Seventy years ago, Minnesotans were begging for rural electrification throughout the state.

For fifty years I’ve watched as the evidence has grown on the impact humans are having on the planet. And I’ve been disappointed as lawmakers, corporations, and everyday people have ignored the science, kicking the climate change can down the road, never fully reacting to its urgency.

Until now.

In the 500 days since the IPCC 1.5° report, we’ve seen an awakening as many begin to comprehend the speed at which our impacts on the planet are developing into real weather emergencies and climate changes that are changing lives on a massive scale.

I feel like apologizing to every young person I meet.

We’re realizing the fragility of our food systems as we find farmers around the state unable to access their wet fields until much later in the spring, pushing out plantings and preventing the possibility of a second crop. Then we see dry spells in the summer when we need that moisture to provide for robust outputs. And further exacerbating the problem, a cold and wet fall prevent these same farmers from harvesting their feeble crops, again with fields too muddy to access with heavy farm equipment. This pushes into the next year of growing where farmers will again see delays as they clear the old crops before they can make way for the new plantings.

And the problem isn’t just rural Minnesota. Seed sales nationwide were down 37% in 2019. Around the globe, crop outputs in places were down up to 40%. Some are expecting multi-bread basket failures in the coming years as our weather gets more unpredictable. And now locust swarms in Africa look to devastate their food economy,

I volunteer at an organic farm and we’re seeing not only new and unexpected pests like root maggot that decimate early plantings but reductions in pollinators, reducing fertilization rates. We feel strong winds near Rice Lake drying out the moisture we do get in summer. And we too rush to bring in the harvest as snow starts to fall or cold wet weather freezes crops into place. In 2017, we harvested potatoes and pole beans as the snow fell on October 26th. In 2018, snow came a month earlier, September 26th, leaving much of the produce in the field. At least we can rely on these plants for nourishment to the soil when they are tilled.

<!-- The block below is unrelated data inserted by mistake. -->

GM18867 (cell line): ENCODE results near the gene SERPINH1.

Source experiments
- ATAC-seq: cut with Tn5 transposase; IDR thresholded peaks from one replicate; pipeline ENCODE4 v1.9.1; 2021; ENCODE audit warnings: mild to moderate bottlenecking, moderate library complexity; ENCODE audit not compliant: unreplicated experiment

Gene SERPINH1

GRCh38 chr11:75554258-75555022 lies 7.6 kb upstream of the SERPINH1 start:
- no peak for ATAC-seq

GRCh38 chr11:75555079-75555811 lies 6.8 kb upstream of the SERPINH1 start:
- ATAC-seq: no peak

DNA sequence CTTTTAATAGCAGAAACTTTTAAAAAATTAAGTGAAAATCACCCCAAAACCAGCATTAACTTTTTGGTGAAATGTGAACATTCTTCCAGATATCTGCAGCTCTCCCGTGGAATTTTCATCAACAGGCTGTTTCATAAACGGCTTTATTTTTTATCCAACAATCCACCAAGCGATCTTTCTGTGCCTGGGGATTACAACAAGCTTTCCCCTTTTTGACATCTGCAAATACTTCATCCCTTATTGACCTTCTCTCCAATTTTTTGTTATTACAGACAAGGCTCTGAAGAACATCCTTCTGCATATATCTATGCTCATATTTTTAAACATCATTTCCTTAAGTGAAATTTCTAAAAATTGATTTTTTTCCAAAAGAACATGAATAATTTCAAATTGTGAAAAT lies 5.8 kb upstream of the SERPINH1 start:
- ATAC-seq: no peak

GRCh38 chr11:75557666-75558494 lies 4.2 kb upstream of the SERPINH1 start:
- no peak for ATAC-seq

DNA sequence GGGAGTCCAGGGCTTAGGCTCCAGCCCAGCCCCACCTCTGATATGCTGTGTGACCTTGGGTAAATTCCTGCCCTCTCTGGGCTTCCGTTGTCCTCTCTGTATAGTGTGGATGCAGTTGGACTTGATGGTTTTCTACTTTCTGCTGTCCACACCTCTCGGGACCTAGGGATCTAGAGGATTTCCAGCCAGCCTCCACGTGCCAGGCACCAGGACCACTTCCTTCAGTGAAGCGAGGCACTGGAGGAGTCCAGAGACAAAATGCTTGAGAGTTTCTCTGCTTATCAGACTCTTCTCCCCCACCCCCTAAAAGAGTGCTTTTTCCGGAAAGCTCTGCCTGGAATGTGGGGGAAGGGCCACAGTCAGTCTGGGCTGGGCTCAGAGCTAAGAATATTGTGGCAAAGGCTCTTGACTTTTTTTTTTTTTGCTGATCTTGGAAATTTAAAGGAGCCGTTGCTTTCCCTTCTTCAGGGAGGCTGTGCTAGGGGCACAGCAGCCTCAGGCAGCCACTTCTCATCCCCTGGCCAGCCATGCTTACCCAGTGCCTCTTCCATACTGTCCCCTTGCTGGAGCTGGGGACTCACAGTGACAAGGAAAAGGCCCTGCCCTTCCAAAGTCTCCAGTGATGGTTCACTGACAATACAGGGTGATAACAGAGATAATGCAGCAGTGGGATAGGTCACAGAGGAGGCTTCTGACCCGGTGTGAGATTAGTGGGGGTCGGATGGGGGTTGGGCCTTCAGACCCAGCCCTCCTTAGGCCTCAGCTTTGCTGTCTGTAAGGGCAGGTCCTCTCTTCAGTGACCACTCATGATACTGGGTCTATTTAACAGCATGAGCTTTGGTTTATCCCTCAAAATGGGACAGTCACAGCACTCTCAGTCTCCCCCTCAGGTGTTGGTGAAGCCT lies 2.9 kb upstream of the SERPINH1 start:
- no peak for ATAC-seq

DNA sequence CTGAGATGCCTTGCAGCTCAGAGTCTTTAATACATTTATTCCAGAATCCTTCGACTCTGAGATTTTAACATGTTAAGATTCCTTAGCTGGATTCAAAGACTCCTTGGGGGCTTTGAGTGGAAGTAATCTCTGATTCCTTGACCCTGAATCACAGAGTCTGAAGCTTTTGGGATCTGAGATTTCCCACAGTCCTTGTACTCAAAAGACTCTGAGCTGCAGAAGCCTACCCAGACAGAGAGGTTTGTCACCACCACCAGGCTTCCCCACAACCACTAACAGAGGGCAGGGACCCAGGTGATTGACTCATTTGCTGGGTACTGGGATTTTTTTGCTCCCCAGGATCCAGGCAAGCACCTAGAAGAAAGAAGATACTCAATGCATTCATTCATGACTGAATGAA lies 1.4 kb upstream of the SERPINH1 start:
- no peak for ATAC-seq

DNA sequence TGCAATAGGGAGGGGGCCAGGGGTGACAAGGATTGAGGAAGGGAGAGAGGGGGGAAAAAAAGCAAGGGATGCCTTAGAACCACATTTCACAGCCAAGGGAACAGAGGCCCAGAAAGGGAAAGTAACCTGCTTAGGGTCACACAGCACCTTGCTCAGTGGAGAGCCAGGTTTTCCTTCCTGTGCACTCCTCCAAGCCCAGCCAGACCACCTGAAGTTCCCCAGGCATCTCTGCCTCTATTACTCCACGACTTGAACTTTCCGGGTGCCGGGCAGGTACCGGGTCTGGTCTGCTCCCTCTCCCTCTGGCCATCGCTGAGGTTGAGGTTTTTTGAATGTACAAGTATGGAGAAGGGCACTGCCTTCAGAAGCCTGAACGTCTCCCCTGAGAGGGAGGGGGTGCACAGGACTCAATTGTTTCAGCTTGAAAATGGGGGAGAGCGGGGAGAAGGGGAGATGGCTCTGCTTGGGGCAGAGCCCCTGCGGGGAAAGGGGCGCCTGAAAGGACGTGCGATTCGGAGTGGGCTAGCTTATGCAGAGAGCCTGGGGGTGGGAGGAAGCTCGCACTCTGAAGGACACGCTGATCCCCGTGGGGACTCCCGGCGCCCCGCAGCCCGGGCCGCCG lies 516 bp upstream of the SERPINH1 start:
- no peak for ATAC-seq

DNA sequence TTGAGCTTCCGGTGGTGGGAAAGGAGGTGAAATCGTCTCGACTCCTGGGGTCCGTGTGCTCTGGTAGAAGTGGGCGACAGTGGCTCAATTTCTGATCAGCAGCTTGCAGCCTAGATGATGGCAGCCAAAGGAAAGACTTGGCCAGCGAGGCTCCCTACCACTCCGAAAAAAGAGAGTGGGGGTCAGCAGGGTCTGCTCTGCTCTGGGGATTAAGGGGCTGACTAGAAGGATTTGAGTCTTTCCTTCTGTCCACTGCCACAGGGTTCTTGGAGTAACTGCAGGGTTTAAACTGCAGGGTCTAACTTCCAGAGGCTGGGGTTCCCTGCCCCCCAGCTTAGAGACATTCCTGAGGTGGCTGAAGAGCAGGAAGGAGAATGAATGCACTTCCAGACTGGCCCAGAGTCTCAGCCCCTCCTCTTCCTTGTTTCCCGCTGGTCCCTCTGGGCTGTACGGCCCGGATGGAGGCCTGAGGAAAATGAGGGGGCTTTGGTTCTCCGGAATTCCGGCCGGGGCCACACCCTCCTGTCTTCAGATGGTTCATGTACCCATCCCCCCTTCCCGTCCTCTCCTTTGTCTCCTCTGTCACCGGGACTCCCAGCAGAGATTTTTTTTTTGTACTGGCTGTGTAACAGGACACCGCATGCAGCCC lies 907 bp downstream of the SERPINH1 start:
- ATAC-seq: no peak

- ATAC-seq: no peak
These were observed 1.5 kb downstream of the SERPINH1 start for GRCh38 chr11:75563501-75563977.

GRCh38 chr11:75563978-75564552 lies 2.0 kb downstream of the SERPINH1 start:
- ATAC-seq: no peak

These climate changes are a result of our reliance and continued dependence on the fossil fuel economy which we have all been too slow to abandon. However, abandon it we must, if we hope to maintain human habitation on planet Earth.

Our children recognize the problems. Last year, Minnesota Youth gathered at the Capitol for a School Strike For Climate begging lawmakers to stop all fossil fuel infrastructure development. They were asking for a realization that Enbridge’s proposed Line 3 must be stopped to avoid the almost 200 MT of CO2 that pipeline expansion would promise, the equivalent of 50 coal-fired power plants.

A big way we can proactively reduce greenhouse gas emissions (GHGe) is to mitigate our effects of day-to-day transportation.  I hope we are all driving less by consolidating our errands or carpooling to work. And, where we can, let’s reduce the carbon footprint by using hybrid and electric vehicles (EVs). I love riding to The Cities for an MPCA meeting with three others from Northern Minnesota in Willis’ hybrid! 

But did you know that Minnesotans are often left with little choice on EVs? Colorado, Connecticut, Delaware, Maine, Maryland, Massachusetts, New Jersey, New York, Oregon, Pennsylvania, Rhode Island, Vermont, Washington and Washington D.C. have all adopted California’s emissions standards and dealers prioritize hybrid/EV inventory to these states. 

At the recent Senate hearing on Clean Car Standards, Minnesota Pollution Control Agency Commissioner Laura Bishop shared her story of searching to find the model she wanted in Minnesota, and how she eventually found it… in California.  As Senator Dibble made clear in his testimony that, while Minnesotans want access to the latest models, “fully half of the models” are unavailable and some manufacturer’s models are “oversubscribed and they’re only going to be bringing those models to the LEV and ZEV states.”  Senator Dibble also clarified the authority of the MPCA as given by the legislative branch in MN Statute 116.07, to “adopt standards of air quality, including maximum allowable standards of emission of air contaminants from motor vehicles, and adopt rules for the prevention and abatement or control of air pollution without limitation.”